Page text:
Bittersweet endings

I’ve been wondering if it would be too much having the ending to a YA story be bittersweet and even totally tragic. In a lot of my work, I build up a character to tear them down completely as a form of catharsis for my depression, but when it comes to the group I have built for “Super” it might be a little much to have a big chunk of them dying (at least the ones I haven’t already planned to kill of as catalysts to progress the narrative). The end of this story has been haunting me since I drafted the idea, and it’s a thought that comes to me both in real life stories and fictional ones: how did we get here? remember when things were simple? what happened to yesterday to get us to today?

I’ve thought of ending the story as though it were a television series: with a licensed song I might have on my playlist, like ‘Heroes’ or something… the protagonist goes through all the big turning points in their growth, where the won and where they lost battles… ‘Heroes’ always makes me tear up about how it seems Bowie is trying to convince the other person that they can do this, they can make it. I think of Holly a lot when I think of the song, because of our shared struggles… and given how that relationship is going these days, the sense of yesterdays slipping away is only magnified.

Maybe I want a hyperbolic version of my teen years full of ups and downs, losses and gains, big moves and catastrophic failures combined with my emotional and nervous breakdowns from the last few years. Maybe it would be good for teens to see that you can still lose, and not be okay, but you keep going and will maybe one day be alright… I guess I’ll have to ask around.



What a fucking bust, man.

Had a Spanish test on today of all days, 6-8, which made sure I couldn’t be home to scare the shit out of children and give out candy. Bummer. Girl I met in Celtic Lit before reading week seems to be very talkative. Might be interesting to see where that goes.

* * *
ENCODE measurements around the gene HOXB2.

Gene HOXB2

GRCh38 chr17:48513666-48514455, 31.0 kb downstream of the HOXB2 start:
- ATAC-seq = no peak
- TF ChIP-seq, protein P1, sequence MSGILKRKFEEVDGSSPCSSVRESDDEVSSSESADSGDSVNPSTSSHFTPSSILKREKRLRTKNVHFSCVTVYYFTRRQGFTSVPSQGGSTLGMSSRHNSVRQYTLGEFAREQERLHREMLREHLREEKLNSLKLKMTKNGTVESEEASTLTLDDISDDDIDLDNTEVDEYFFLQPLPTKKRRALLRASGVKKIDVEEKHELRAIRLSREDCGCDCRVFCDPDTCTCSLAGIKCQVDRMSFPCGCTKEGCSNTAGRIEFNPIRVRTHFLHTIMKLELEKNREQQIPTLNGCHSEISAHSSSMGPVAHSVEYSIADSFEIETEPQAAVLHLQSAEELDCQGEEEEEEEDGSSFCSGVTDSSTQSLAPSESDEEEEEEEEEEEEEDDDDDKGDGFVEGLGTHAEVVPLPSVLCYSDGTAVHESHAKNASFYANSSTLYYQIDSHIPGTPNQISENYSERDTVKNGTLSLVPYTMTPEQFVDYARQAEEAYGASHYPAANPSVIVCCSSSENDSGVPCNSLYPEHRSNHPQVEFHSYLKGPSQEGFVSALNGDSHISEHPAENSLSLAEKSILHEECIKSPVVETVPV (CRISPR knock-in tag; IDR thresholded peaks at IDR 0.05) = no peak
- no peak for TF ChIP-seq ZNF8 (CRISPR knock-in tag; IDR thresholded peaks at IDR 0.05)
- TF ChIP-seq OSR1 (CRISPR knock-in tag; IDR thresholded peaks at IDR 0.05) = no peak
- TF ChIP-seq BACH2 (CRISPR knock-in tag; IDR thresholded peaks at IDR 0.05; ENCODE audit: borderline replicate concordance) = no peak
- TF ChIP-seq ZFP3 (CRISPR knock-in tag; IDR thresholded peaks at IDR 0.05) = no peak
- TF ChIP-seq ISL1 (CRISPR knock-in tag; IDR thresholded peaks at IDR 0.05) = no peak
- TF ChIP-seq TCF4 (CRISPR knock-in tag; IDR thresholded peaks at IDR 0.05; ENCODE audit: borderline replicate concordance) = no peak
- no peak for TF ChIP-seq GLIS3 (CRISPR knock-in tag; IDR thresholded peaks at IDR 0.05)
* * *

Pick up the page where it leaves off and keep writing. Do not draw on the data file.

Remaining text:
Watched Halloween 3 when I got home. Weird and creepy flick that is simultaneously campy as hell. Instead of watching more horror movies and trying to salvage what bit of my Halloween spirit was left, I decided to start writing my project for this year’s NaNoWriMo.

“Super” is the story of a group of friends who get superpowers and have to deal with rapidly escalating situations. Topics include love, loss, identity, responsibility, and hope. The target audience is young adults, but I refuse to tone down my language use. As most YA books go, this is planned as a trilogy of books taking place in the protagonist’s senior year of high school. Inspirations are all over the map, notably Skins, Misfits, Runaways, and Saints Row 4 (where I designed many of my characters and tweaked their powers).

To help me on the way, I’ve made up a playlist to write to which contains various songs I listened to in high school or which remind me of heroism.

Lyric of the day: “I can’t forget/ The times that I was lost and depressed from the awful truth” – My Heroine by Silverstein